So instead of recommending me a dry technical article, why not tell me in plain language: how do you come up with an interbreeding population of a *thousand* okapis that are six inches taller before you have even *one* okapi that is six inches taller?


----- Original Message -----

From: Dennis Venema <>

To: Cameron Wybrow <> ; asa <>

Sent: Tuesday, October 06, 2009 12:32 AM

Subject: Re: [asa] Re: Reading Genesis theologically NOT historically

Hi Cameron,

“Obviously there must be a "first" in every biological line.”

Not so, if you mean “first individual” - as your response seems to indicate. The only thing obvious here is that you don’t understand how speciation works. I’m not trying to be harsh, just forthright. Your ideas of speciation are not like any I’ve seen before.

Populations change much more gradually. The change is in average characteristics, unless we are talking about rapid speciation due to chromosomal duplication, etc, when speciation is through a single pair or individual.

“And the five-foot-six ancestor was an individual, not a "population" -- though of course he or she eventually produced a population (of longer-necked okapi-like animals). “

And how, pray tell, did this poor creature do this all on its own? Mammals don’t reproduce asexually. The correct answer, even if your ideas were correct, would be that it would be through the existing population.

Your thoughts on human evolution are similarly muddled:

“1. All human beings are genetically descended from a single pair of ultimate parents (6,000 years ago, 30,000 years ago, 100,000 years ago, a million years ago, whenever).

2. The current crop of human beings on this planet is genetically descended from more than one pair of ultimate parents, parents who were themselves unrelated.”

These are not exhaustive.

The correct answer is:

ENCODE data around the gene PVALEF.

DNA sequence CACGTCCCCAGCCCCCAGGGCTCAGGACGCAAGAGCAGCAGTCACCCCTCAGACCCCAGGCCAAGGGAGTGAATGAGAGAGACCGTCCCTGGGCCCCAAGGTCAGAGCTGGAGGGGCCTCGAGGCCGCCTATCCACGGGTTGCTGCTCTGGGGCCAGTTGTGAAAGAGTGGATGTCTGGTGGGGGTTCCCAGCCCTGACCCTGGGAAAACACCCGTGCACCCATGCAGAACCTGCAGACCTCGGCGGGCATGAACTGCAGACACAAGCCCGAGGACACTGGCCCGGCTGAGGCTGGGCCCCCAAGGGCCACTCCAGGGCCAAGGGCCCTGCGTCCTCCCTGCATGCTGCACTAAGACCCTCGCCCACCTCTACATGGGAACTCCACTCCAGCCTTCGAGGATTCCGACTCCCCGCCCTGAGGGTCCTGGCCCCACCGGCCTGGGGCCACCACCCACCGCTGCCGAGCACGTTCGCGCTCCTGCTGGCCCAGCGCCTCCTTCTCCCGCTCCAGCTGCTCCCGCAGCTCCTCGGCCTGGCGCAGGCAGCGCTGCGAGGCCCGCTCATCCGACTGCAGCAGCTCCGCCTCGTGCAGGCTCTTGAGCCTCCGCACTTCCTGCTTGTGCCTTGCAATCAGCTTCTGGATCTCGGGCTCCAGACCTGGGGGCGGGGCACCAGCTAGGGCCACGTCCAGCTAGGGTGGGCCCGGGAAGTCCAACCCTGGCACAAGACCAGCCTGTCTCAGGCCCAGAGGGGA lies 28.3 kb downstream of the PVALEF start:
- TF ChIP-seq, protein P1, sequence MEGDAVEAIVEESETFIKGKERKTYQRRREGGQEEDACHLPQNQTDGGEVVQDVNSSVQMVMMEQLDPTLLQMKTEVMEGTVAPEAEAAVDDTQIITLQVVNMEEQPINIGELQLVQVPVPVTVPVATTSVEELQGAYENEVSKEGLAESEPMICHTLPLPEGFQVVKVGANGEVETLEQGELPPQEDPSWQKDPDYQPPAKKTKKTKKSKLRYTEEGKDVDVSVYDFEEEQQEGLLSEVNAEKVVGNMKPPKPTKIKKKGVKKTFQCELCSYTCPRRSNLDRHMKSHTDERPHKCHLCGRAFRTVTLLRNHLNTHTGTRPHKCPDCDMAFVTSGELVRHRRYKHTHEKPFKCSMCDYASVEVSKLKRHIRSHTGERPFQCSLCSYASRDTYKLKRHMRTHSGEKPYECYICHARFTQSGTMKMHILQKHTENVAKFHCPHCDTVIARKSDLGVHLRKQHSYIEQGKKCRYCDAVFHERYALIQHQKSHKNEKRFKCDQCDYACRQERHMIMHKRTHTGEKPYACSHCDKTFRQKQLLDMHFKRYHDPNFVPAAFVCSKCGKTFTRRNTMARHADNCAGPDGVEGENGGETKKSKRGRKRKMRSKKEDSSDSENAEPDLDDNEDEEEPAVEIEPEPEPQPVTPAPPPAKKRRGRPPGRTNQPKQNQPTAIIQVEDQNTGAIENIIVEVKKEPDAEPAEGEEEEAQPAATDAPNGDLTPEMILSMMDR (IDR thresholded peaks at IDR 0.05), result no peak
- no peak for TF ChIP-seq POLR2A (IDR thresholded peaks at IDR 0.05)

3. The current crop of human beings on this planet is genetically descended from more than one pair of ultimate parents, parents who were members of an interbreeding population of at least 1000 individuals. This population shares a common ancestral population with a second population that went on to be the ancestors of modern chimpanzees. This speciation event is estimated to have occurred between 4-7 million years ago.”

It’s late, and I’m off to bed soon, but here’s a paper to read that might help. It discusses human population sizes since speciation with chimpanzees and gorillas.



On 05/10/09 5:56 PM, "Cameron Wybrow" <> wrote:


Your remark below needs to be explained, because as it stands it obscures what you are saying, both in reference to biology and in reference to the notion of Adam and Eve.

Obviously there must be a "first" in every biological line. If we take the classic neo-Darwinian example of the hypothetical okapi-like animal which became the giraffe, presumably all modern giraffes can in theory be traced back to a *first* okapi-like animal which grew a neck significantly longer than the other members of its population, and survived food shortages (because it could reach higher leaves), thus leaving more offspring, etc. Neither biologically nor logically could there have been a "first population" of long-necked okapi-like animals until there was a "first individual" of this type. Supposing that the evolution of the giraffe began when an animal five feet tall produced a longer-necked offspring that was five foot six, the five-foot-six offspring is what is normally meant by the phrase "ancestor of the giraffe". The term "ancestor" is perfectly justified by common sense: if that five-foot-six animal had been eaten by a predator before reproducing, there would have been no giraffes -- or at the very least their evolution would have been delayed by however long it took to come up with another five-foot-six offspring, which would be by no means a certain thing. And the five-foot-six ancestor was an individual, not a "population" -- though of course he or she eventually produced a population (of longer-necked okapi-like animals). So your objection to a first ancestor does not make sense. You need to flesh out, in layman's language, what you mean by a "population" in this context. Why does a "first population" exclude a "first individual"?

Consider these two possibilities, which as far as I can tell exhaust the logical alternatives:

1. All human beings are genetically descended from a single pair of ultimate parents (6,000 years ago, 30,000 years ago, 100,000 years ago, a million years ago, whenever).
2. The current crop of human beings on this planet is genetically descended from more than one pair of ultimate parents, parents who were themselves unrelated.

Then there is a further distinction to be made between human and non-human, which when applied to the first distinction yields four possibilities:

1. a. The single pair of ultimate parents was fully human.
1. b. The single pair of ultimate parents were highly sophisticated primates, but not yet human.